Think Tank 2018: Allowing Stories to lead us

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I’m learning the power of stories.

My involvement with the Journal of Missional Practice began with telling my story. In Spring 2016, Martin Robinson and Mary Publicover came to interview us. Our community church, Bonny Downs, was featured in Issue 7. I can’t tell you how important this was for us. Like so many other featured communities, we are not from a celebrated place. We are at the margins, and live deeply in a particular neighbourhood, mostly unnoticed by others. The Journal arriving to listen to our story prompted me to reflect more deeply on what God was doing here. Watching that first interview, I realise that it was not a reminiscence piece, it was more an act of ‘re-membering’: bringing the pieces of our story together so that we could see God’s work more clearly. As Issue 7 unfolded, other commentaries followed –  from Martin Robinson, Michael Volland and Alan Roxburgh. Each of them took our story as a starting point and set about doing theology. They were not neatening us up, or telling us what we should do, they were dwelling in our story and asking what God might be up to through it. They identified patterns and themes and compared these to others they had seen. They reflected on theories which our story reminded them of. And then they invited me to join in and add my own response:

I have journeyed from telling my story to listening to many others. Today, I am a member of the editorial board for the Journal and have taken part in three international Think Tanks. We continue on the trajectory of allowing stories to lead us – to invite us in, teach, challenge and often disrupt us. As a team we curate, publish and reflect on stories from the everyday but nonetheless extraordinary people of God. We shine a spotlight on communities seeking to engage with God in their local neighbourhoods. These stories are not treated as anecdotes or examples to theories we have already supposed to be true, they are the starting point for how we understand what God is doing. Issue 10 ‘Questions of Place’ was a great case in point. We began with a sense that God was revealing a great deal about the importance of faith communities being rooted in a particular place – ‘loving the hell out of their locality’. But we had not figured on the extent to which different ethnic groups viewed ‘place’. Listening to diverse stories from First Nation leaders in Canada, Latino congregations in the States and African migrants in the UK, a whole new set of questions began to emerge. We allowed this to happen. The stories were disrupting what we thought we knew. By the end of Issue 10 we had more questions than answers – but we had better questions! As a feminist, I appreciate this method of developing knowledge: it takes marginal voices seriously. It doesn’t expect to tidy everything away with a neat, last word. The method of knowing through action and reflection allows God to break down some of our tidy explanations and disturb pat answers. It invites us to take our obliviousness seriously, to recognise privilege and learn from the grassroots. It takes seriously that God is always the prime mover.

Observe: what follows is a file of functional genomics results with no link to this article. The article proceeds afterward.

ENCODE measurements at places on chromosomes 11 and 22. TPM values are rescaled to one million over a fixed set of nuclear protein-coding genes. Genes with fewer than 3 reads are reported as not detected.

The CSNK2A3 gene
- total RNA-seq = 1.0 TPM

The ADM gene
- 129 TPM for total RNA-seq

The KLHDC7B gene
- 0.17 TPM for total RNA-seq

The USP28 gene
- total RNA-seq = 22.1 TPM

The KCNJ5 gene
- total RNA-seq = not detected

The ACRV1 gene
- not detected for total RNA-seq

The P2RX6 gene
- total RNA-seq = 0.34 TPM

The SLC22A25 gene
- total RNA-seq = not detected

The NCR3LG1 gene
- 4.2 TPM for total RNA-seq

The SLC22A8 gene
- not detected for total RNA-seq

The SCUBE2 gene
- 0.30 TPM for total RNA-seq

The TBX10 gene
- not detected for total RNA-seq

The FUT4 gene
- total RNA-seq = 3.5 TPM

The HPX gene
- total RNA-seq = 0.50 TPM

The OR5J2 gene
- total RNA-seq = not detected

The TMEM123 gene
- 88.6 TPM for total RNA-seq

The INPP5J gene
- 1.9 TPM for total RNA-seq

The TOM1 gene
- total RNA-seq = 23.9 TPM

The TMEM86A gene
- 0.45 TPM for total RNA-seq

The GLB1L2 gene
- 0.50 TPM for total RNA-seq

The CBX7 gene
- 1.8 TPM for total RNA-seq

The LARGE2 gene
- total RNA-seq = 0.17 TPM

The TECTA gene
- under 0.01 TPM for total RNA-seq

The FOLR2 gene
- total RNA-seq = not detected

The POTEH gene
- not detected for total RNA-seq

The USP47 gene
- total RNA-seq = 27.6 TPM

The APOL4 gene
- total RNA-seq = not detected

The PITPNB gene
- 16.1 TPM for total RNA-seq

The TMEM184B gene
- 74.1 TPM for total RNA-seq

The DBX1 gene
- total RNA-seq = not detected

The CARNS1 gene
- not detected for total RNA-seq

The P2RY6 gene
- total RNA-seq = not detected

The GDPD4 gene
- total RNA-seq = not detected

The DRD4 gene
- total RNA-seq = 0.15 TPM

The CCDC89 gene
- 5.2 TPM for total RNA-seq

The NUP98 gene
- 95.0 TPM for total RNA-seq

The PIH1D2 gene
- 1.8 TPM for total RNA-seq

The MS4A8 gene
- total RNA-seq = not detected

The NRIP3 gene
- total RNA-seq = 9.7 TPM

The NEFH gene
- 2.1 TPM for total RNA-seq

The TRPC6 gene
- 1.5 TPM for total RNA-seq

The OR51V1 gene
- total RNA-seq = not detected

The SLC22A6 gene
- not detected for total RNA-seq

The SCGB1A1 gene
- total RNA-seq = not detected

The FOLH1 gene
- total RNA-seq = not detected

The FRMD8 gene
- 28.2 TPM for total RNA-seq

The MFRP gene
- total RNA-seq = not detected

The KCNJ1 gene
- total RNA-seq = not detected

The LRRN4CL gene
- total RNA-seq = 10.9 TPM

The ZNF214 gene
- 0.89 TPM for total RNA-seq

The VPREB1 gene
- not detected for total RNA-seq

Every year the editorial team gather to seek a sense of God’s call. We begin every day with time ‘dwelling in the Word’. We have consistently been led to Acts 16:6-15. Paul imagined a map and method for his second missionary trip (the one which would bring the gospel to mainland Europe). But through unexpected meetings, dreams and the practice of listening to gathered people, Paul learnt that God was ahead of him.  The stories we uncover in the Journal are contextual, intriguing and unique. We are learning not to force them into existing frameworks but to listen deeply. They have become an intriguing patchwork of perspectives rather than a two-dimensional ‘how to do mission’ handbook. Giving stories priority has changed the nature of the Journal. We welcome this because theology cannot be separated from lived faith. This is why we have decided to allow Issue 11 to be a place of intentional listening. We plan to return to stories we have featured in the past and to open new conversations between diverse communities. We will also seek broader input from readers and invite you to join in a grand listening experiment later in the year.

If I may, can I extend the invitation once offered to me? It’s an invitation to join in a learning community that is committed to attentively listening, recounting and reflecting on stories, so to better understand how God might be at work in the world.

Sally Mann

Sally Mann is an ordained Baptist Minister and a part-time university lecturer in sociology at the University of Greenwich. Sally co-leads two congregations in Newham and has a passion for creating theology in community. A born and bred EastEnder she fears the suburbs, and loves the grit and grace of local, no facade people.

See other accounts of Think Tank 2018 here.